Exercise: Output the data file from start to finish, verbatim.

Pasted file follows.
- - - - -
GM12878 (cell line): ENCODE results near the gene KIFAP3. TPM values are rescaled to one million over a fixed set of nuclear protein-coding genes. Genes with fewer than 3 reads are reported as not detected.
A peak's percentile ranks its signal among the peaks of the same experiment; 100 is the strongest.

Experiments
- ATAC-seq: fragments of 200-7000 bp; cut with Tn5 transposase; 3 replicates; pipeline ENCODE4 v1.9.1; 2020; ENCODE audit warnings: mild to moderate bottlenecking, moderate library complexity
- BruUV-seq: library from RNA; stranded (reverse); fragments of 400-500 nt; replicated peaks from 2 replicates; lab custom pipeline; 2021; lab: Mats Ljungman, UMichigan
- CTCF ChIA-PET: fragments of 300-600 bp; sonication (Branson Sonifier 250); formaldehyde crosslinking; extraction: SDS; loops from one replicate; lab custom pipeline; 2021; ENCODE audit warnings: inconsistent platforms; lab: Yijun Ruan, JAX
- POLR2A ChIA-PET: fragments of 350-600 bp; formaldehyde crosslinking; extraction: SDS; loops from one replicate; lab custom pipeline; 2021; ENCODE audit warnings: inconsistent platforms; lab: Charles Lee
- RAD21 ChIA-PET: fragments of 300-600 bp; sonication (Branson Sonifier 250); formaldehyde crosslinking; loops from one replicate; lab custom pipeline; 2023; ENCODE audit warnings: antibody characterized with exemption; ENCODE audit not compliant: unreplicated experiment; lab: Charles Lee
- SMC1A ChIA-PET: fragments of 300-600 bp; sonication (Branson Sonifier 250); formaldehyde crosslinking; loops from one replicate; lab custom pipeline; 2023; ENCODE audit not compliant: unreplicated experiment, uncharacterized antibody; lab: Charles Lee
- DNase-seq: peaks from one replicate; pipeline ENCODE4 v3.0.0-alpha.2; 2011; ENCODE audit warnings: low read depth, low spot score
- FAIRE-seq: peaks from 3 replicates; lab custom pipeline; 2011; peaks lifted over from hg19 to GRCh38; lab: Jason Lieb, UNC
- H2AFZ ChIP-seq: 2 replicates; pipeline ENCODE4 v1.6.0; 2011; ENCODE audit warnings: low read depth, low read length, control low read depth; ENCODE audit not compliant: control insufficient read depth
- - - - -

GM12878 (cell line): ENCODE results near the gene KIFAP3. TPM values are rescaled to one million over a fixed set of nuclear protein-coding genes. Genes with fewer than 3 reads are reported as not detected.
A peak's percentile ranks its signal among the peaks of the same experiment; 100 is the strongest.

Experiments
- ATAC-seq: fragments of 200-7000 bp; cut with Tn5 transposase; 3 replicates; pipeline ENCODE4 v1.9.1; 2020; ENCODE audit warnings: mild to moderate bottlenecking, moderate library complexity
- BruUV-seq: library from RNA; stranded (reverse); fragments of 400-500 nt; replicated peaks from 2 replicates; lab custom pipeline; 2021; lab: Mats Ljungman, UMichigan
- CTCF ChIA-PET: fragments of 300-600 bp; sonication (Branson Sonifier 250); formaldehyde crosslinking; extraction: SDS; loops from one replicate; lab custom pipeline; 2021; ENCODE audit warnings: inconsistent platforms; lab: Yijun Ruan, JAX
- POLR2A ChIA-PET: fragments of 350-600 bp; formaldehyde crosslinking; extraction: SDS; loops from one replicate; lab custom pipeline; 2021; ENCODE audit warnings: inconsistent platforms; lab: Charles Lee
- RAD21 ChIA-PET: fragments of 300-600 bp; sonication (Branson Sonifier 250); formaldehyde crosslinking; loops from one replicate; lab custom pipeline; 2023; ENCODE audit warnings: antibody characterized with exemption; ENCODE audit not compliant: unreplicated experiment; lab: Charles Lee
- SMC1A ChIA-PET: fragments of 300-600 bp; sonication (Branson Sonifier 250); formaldehyde crosslinking; loops from one replicate; lab custom pipeline; 2023; ENCODE audit not compliant: unreplicated experiment, uncharacterized antibody; lab: Charles Lee
- DNase-seq: peaks from one replicate; pipeline ENCODE4 v3.0.0-alpha.2; 2011; ENCODE audit warnings: low read depth, low spot score
- FAIRE-seq: peaks from 3 replicates; lab custom pipeline; 2011; peaks lifted over from hg19 to GRCh38; lab: Jason Lieb, UNC
- H2AFZ ChIP-seq: 2 replicates; pipeline ENCODE4 v1.6.0; 2011; ENCODE audit warnings: low read depth, low read length, control low read depth; ENCODE audit not compliant: control insufficient read depth